The question that has long been unanswered, did Mars ever contain life?  This question came to mind when Steven A. Benner brought up the Meteorite found in the Antarctica changed the way scientists thought about ‘life’ and how it they grew away from the carbon-definition theory and focused on the cell definition-theory.  Although I am not going to discuss the definition of ‘life’, I will discuss the different arguments that were brought up during the examinations of that Meteorite and whether or not life was discovered. 

The Meteorite, named ALH 84001, was observed by the scientists at the Johnson Space Center.  Once ALH 84001 got national attention, scientist became interested in the findings and some started to knock down those results.  The Mars Meteorite contained several features that were argued to be evidence of life or not included magnetite, wormlike features, and carbonate globules. 

                During the examination of the meteorite, a mineral known as magnetite was found in it.  This was very exciting for the scientists that were investigating it because this magnetite was chemically pure, which could have been from biology.  From the article The Continuing Controversy of the Mars Meteorite, Kathie Thomas-Keprta from the Johnson Space Center stated that, “chemically pure magnetite is known from biology. So-called magnetotactic bacteria create a chain of magnetite grains to help orient themselves in their search for nutrients.”(3).  However, critics argue that the magnetite did not necessarily come from biology.  Shockwaves have been known to generate these magnetite crystals.  It may be more persuasive if those magnetite crystals were found as they were created by bacteria on Earth (2).  This could be a pretty big breakthrough if the magnetite was positively from a Martian bacterium. 

                The next argument that has researchers in disagreement is the wormlike structures that was found in ALH 84001's structure.  The scientists that discovered the worm like structures that resembled fossil bacteria that looked similar to the structures found on earth.  The largest possible fossil that was discovered was less than one hundredth the diameter of a human hair.  This could be more evidence that might suggest that ‘life’ did exist on Mars.  However, the critics state that the wormlike features could have been from the coating that was used to prepare the Meteorite for electron microscopy (3).  An astrobiologist from the Carnegie Institution for Science in Washington, D.C., Andrew Steele, told the article that, “The questions posed by the team were very difficult to refute”(3).  The critiques also argued that the fossil size worm holes were way too small to be considered evidence of life.  From Steven Benner it was said that, “The most frequently cited ‘‘too small’’ argument compared the size of the ALH ‘‘cells’’ to the ribosome, the molecular machine used by terran life to make proteins”(Benner).  It seems that once the researchers realized that these wormlike features might have been caused by their preparations to the Meteorite, they would need to find more evidence.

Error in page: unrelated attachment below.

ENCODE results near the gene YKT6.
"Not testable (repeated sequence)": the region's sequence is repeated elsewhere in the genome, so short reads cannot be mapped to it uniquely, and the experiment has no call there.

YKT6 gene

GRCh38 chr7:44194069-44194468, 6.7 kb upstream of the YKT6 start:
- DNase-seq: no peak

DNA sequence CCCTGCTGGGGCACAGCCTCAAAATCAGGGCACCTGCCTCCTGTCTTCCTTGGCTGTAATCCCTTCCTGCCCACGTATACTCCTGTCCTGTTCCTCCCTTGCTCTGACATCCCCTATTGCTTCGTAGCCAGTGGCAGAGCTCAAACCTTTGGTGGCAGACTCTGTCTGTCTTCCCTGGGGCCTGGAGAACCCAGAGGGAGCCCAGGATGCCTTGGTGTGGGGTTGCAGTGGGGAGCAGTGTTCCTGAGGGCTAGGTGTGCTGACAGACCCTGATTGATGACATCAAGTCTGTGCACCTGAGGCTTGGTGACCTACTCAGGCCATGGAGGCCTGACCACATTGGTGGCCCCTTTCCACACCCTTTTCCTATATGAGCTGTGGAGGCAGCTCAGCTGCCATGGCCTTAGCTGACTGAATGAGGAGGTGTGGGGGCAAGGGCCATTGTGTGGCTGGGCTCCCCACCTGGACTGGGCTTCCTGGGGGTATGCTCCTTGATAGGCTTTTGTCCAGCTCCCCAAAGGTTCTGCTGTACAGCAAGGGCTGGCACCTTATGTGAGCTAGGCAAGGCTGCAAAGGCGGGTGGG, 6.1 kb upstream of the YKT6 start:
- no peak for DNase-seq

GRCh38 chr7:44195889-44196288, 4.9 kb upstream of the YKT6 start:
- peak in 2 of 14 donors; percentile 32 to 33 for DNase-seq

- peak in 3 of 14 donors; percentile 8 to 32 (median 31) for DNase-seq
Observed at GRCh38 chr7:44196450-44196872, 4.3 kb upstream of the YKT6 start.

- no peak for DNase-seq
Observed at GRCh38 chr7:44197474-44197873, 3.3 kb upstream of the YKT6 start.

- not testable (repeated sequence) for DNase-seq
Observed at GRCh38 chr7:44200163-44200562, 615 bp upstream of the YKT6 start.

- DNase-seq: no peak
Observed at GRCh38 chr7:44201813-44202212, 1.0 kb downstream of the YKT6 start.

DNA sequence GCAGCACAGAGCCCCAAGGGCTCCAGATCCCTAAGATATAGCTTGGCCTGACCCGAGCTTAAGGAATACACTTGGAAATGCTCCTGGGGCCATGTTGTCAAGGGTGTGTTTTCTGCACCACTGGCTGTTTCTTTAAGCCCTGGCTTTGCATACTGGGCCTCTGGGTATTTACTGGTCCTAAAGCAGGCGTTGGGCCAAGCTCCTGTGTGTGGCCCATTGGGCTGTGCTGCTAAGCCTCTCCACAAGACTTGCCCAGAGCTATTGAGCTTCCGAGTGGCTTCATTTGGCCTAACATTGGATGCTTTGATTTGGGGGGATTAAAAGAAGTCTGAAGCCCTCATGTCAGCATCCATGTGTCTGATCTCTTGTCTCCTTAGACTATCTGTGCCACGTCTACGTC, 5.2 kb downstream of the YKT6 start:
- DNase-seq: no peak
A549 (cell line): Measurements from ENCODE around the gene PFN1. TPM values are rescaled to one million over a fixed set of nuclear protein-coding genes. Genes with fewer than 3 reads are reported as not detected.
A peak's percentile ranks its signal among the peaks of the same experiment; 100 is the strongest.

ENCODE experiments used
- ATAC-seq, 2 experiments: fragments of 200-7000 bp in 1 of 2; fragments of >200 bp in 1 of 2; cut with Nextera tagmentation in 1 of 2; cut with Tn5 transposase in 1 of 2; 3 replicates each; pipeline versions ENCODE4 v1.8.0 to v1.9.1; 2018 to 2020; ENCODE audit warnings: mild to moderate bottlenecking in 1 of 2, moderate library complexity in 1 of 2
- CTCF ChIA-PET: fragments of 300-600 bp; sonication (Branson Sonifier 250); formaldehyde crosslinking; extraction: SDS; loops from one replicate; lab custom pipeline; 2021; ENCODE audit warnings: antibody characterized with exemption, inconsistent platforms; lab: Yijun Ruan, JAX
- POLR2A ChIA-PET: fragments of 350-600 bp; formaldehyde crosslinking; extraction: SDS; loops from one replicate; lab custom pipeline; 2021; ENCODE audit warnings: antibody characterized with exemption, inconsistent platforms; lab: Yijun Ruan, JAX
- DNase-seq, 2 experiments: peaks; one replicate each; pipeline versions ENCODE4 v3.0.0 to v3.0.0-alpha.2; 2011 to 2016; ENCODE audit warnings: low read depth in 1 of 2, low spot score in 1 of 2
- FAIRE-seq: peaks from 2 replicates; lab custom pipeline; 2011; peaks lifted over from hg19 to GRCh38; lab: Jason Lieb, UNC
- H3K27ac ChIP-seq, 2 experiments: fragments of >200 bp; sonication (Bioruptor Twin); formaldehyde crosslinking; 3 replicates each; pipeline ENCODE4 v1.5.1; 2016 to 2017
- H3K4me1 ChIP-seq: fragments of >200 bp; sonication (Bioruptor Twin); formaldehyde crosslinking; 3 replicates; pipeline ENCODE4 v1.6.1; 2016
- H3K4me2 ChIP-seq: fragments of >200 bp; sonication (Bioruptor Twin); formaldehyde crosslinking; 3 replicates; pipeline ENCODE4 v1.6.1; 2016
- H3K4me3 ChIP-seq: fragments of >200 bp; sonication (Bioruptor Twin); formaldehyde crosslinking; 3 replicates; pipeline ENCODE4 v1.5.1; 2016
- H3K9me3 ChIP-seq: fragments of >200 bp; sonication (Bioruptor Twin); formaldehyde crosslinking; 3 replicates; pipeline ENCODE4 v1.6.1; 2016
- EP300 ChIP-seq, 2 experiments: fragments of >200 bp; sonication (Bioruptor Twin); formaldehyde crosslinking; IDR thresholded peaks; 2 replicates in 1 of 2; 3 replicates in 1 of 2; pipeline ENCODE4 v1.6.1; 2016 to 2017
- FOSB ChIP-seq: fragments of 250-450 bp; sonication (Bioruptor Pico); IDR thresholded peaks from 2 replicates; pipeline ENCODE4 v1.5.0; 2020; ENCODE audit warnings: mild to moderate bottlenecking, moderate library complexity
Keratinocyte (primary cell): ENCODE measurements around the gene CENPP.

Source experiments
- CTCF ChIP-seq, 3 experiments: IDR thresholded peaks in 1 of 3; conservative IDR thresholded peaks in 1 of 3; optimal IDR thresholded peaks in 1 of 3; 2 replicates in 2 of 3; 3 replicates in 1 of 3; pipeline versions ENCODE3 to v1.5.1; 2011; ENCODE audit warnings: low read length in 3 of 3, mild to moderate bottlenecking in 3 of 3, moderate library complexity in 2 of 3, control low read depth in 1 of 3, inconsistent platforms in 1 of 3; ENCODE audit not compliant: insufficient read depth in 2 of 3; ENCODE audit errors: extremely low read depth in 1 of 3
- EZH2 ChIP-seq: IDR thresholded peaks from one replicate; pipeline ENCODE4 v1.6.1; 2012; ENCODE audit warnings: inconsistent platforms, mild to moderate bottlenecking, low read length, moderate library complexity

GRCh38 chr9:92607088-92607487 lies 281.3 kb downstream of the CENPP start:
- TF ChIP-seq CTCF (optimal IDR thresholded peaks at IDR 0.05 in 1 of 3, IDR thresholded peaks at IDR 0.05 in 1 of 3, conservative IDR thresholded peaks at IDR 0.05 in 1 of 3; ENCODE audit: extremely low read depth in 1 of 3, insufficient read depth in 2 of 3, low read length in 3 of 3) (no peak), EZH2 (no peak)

A third observation by the researchers was the carbonate globules.  These carbonate globules made up of 1 percent of the Meteorite.  The scientists concluded that these carbonate globules would have been most likely formed in the presence of water (3).  This finding suggests that Mars not only have biology on it, but also had water.  Once again, the skeptics denied that these carbonate globules were formed from water.  Even though they didn’t explain how, they said that the carbonate globules could have formed without the need of Martian microbes. 

It seems that no matter what information is discovered with life outside of Earth, there will always be someone there to critique the findings.  The researchers that are trying to find evidence of life on Mars, and in rest of the Universe, need to be sure that that have hard evidence to back up their claims.  The biggest evidence that the Johnson Space Center found on the ALH 84001 was the magnetite grains and even that evidence was heavily critiqued by other scientists.  We may never know if life ever existed on Mars in our lifetime, but with the technology that exists, we are definitely making progress to that answer.    

1) Benner, S. A. (2010). Defing Life. Astrobiology .

2) from Space:


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Replies to This Discussion

This Mars meteorite definitely had some promising signatures for life. However, I do not necessarily blame the skeptics, as claims for life should be handled with scrutiny and diligence. In my opinion, it is better to be critical of signs of life than to falsely claim signs of life have been found without proper evidence. The Mars evidence seems really promising, but we still need more samples and evidence. 

The search for life will always be one that is criticized by one or another though Mars if any planet has the highest possibility for life that's easily in reach mainly because Mars use to be so earth like and at one point could have had life so your discussion has a lot of merit. If I could suggest anything maybe bring up the triplet's theory and other research. 


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